Scripture doesn't talk much about our flying, but rather about
Godâ€™s flying us.
The first reference is in Exodus 19:4, where God says, â€œYou
yourselves have seen what I did to Egypt, and how I carried you
on eaglesâ€™ wings and brought you to myselfâ€� (Exodus 19:
4). God is the one who carries us in flight. He provides the
direction and the power. We just go along for the ride.
In the book of Ruth, Boaz recounts the kindness of the foreigner
Ruth to her mother-in-law Naomi and says, â€œMay the Lord
repay you for what you have done. May you be richly rewarded
by the Lord, the God of Israel, under whose wings you have
come to take refugeâ€� (Ruth 2:12).
Ruth was vulnerable--widowed, penniless, reduced to picking up
the grain left by the harvesters to feed herself and Naomi. And
yet she had protection. She had taken refuge under the mighty
wings of God, and he wouldn't fail her.
She had also taken refuge under the wings of a man of God,
Boaz himself. With him, she becomes a link in the chain of the
ancestry of the mighty King David, and through him, of Jesus
Christ himself! In Godâ€™s wonderful economy, the weak
become strong, the poor become rich, the hungry are fed, and
the mourning laugh (see Luke 6:20-21).
The Psalmist, as well, uses the image of Godâ€™s wings for
protection, this time from enemies. Palm 91 is a paean to Godâ
€™s strength and care:
He who dwells in the shelter of the Most High
will rest in the shadow of the Almighty.
I will say of the Lord, "He is my refuge and my fortress,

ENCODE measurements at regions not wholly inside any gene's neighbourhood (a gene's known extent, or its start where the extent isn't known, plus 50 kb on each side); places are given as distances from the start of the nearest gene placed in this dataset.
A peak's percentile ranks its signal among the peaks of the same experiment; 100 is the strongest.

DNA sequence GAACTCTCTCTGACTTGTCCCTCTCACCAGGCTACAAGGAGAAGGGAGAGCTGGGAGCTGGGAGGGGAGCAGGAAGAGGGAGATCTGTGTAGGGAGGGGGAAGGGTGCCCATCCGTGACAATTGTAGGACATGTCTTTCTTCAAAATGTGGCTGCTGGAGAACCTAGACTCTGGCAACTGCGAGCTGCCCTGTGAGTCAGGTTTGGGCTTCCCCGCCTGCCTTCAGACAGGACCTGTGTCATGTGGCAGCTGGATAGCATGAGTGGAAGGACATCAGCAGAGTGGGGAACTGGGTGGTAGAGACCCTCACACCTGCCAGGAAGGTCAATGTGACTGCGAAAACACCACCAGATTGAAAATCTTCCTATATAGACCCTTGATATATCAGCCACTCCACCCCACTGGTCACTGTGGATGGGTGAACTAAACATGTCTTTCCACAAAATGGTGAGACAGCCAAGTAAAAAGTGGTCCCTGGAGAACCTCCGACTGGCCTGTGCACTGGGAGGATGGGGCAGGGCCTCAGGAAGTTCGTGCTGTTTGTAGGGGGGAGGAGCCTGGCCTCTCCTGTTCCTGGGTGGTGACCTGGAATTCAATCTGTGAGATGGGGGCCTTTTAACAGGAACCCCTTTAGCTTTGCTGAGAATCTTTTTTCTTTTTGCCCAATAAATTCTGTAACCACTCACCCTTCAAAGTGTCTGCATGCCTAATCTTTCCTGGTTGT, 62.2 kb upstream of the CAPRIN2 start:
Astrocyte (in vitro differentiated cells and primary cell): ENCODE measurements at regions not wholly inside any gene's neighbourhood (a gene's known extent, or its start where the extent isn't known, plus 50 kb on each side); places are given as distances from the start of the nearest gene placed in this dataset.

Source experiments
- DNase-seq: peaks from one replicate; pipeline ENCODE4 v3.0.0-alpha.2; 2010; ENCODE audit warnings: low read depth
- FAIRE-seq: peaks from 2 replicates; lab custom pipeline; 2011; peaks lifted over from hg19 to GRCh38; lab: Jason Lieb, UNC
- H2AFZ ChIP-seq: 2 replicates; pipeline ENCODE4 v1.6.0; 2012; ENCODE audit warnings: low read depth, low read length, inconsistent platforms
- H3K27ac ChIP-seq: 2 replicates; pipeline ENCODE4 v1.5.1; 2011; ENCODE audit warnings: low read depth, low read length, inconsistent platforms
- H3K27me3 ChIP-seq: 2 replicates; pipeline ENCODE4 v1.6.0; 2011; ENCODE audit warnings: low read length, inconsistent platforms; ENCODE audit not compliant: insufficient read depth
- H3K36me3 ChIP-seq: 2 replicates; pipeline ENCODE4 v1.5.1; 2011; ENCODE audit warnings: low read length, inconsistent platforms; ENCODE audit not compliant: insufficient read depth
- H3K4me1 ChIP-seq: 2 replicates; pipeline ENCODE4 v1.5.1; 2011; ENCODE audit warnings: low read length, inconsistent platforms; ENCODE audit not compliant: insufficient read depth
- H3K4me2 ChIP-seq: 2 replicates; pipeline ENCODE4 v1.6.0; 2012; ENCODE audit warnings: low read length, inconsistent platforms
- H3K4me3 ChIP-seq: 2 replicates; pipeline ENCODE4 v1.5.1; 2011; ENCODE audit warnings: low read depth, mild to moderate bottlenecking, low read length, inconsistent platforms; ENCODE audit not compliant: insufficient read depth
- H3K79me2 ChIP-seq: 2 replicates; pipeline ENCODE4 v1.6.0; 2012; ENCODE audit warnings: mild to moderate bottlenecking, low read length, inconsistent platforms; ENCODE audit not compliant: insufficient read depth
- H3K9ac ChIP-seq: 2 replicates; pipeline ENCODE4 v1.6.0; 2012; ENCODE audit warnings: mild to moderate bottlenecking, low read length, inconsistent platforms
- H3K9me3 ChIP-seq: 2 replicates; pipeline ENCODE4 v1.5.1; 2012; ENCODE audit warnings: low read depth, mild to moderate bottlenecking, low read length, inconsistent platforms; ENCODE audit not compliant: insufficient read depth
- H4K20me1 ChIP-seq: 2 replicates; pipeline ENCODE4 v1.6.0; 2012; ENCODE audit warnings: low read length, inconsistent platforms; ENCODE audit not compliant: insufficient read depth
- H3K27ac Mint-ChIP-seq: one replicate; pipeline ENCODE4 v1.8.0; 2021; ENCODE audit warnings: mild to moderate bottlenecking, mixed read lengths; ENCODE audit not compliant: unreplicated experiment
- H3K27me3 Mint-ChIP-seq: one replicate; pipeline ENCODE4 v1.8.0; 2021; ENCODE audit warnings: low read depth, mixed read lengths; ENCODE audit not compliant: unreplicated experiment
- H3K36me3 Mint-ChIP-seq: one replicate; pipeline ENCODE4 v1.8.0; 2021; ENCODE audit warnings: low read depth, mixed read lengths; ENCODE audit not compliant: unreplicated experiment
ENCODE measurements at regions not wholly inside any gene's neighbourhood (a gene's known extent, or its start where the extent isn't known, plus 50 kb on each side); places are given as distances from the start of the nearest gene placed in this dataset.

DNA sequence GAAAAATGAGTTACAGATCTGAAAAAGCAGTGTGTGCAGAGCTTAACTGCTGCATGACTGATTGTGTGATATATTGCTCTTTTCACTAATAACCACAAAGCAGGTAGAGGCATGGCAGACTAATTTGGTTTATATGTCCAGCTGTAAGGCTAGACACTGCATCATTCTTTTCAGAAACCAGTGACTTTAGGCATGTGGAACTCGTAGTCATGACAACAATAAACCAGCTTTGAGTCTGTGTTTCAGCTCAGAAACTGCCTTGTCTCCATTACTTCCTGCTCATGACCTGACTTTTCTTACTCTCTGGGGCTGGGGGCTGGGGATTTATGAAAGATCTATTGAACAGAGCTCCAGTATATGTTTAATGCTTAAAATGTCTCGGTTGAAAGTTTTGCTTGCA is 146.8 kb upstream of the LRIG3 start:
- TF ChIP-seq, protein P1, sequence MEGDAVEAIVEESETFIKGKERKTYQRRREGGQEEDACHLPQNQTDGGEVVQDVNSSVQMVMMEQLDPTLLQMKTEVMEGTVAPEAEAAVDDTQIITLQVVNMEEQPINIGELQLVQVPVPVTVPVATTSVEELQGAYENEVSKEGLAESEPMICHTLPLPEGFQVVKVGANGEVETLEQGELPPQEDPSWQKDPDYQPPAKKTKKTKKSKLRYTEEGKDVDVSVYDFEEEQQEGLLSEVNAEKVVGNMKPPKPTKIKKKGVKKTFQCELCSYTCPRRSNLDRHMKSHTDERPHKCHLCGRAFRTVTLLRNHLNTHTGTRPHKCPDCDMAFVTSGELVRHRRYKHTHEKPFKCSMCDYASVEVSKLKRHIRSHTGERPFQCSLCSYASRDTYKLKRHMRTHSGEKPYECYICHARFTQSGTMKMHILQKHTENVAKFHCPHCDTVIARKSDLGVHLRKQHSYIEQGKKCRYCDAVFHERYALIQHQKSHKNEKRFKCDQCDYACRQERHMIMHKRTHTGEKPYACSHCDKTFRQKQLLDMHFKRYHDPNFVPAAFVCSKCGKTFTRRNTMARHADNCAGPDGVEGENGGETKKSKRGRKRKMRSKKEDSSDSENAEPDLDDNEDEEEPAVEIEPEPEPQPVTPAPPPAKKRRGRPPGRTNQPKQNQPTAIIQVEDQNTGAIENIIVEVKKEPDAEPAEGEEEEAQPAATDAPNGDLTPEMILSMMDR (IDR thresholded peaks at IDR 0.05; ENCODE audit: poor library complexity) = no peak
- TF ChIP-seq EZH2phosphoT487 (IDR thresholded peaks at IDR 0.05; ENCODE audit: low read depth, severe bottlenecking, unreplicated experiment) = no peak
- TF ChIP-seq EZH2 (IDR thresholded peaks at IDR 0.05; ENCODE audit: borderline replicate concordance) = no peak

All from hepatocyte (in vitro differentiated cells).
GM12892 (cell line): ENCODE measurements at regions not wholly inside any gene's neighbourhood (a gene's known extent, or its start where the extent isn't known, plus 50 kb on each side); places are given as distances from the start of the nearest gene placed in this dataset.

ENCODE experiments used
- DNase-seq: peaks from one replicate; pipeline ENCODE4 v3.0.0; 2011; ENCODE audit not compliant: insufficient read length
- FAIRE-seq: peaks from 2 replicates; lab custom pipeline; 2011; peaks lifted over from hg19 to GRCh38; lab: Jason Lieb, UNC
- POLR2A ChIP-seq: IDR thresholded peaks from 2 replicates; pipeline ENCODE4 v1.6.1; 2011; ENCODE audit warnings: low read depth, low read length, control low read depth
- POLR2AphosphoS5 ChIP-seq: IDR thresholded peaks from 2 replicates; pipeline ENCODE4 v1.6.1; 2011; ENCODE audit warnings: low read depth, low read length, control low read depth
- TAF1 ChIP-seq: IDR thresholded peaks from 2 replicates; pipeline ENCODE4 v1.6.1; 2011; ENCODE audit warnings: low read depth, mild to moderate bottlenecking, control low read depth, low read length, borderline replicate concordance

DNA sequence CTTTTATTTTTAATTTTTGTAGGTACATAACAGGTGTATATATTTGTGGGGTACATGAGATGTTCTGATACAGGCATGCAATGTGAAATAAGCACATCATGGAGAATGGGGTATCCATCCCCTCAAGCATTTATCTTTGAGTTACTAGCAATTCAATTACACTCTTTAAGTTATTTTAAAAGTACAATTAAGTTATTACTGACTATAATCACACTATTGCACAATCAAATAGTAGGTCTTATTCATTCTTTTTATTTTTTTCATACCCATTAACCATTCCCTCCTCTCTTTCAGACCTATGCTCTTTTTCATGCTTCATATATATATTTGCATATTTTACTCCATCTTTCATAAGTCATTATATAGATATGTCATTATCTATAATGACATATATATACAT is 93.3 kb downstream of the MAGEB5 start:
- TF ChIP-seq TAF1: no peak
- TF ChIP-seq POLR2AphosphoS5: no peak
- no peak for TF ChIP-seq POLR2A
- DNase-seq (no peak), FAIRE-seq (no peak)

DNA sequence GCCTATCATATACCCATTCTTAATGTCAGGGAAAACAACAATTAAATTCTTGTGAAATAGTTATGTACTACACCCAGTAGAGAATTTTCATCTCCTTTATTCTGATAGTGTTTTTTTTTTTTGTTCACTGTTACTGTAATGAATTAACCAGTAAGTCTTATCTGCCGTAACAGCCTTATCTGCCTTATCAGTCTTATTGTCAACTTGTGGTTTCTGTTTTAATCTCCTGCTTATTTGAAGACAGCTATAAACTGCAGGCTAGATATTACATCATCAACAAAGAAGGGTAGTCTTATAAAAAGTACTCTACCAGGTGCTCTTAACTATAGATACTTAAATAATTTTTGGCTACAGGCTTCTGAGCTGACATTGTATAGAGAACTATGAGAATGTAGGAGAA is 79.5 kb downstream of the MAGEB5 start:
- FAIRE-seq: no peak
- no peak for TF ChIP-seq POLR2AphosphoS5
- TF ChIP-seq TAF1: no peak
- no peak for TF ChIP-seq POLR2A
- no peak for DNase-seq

my God, in whom I trust."
Surely he will save you from the fowler's snare
and from the deadly pestilence.
He will cover you with his feathers,
and under his wings you will find refuge;
his faithfulness will be your shield and rampart.
You will not fear the terror of night,
nor the arrow that flies by day,
nor the pestilence that stalks in the darkness,
nor the plague that destroys at midday.
A thousand may fall at your side,
ten thousand at your right hand,
but it will not come near you.
You will only observe with your eyes
and see the punishment of the wicked.
If you make the Most High your dwellingâ€”
even the Lord, who is my refuge-
then no harm will befall you,
no disaster will come near your tent.
For he will command his angels concerning you
to guard you in all your ways;
they will lift you up in their hands,
so that you will not strike your foot against a stone.
You will tread upon the lion and the cobra;
you will trample the great lion and the serpent.
"Because he loves me," says the Lord, "I will rescue him;
I will protect him, for he acknowledges my name.
He will call upon me, and I will answer him;
I will be with him in trouble,
I will deliver him and honor him.
With long life will I satisfy him
and show him my salvation."
Only once does Scripture attribute flight to human beings. The
prophet Isaiah talks about how high God is over us, how much
stronger he is than we are. His might, strength and intelligence
never fail, though we become weary, weaken, stumble and fall.
â€œBut those who hope in the Lord,â€� Isaiah says, â€œwill
renew their stength. They will soar on wings like eagles; they will
run and not grow weary, they will walk and not be faintâ€�
When I was younger, I had tremendous energy. I could work
hard all day and never feel it. I had great reserves of enthusiasm
and could go for hours on adrenaline. Now, as I grow older, I
have less energy, my reserves deplete more quickly, and that
adrenaline rush seems a just vague memory. As a result, I
appreciate the words of scripture about flight in a way I never
could have before.
As my strength fails, God carries me. He gives direction and
power. All I need to do is love him, trust him and call on his
name. He is my refuge. He brings people into my life who guard
and protect as well. As I become weak, I am strong in him. He
guards me from those who would hurt me. He covers me with
his love I'm not afraid of harm or disaster. His angels guard me
and satisfy my needs.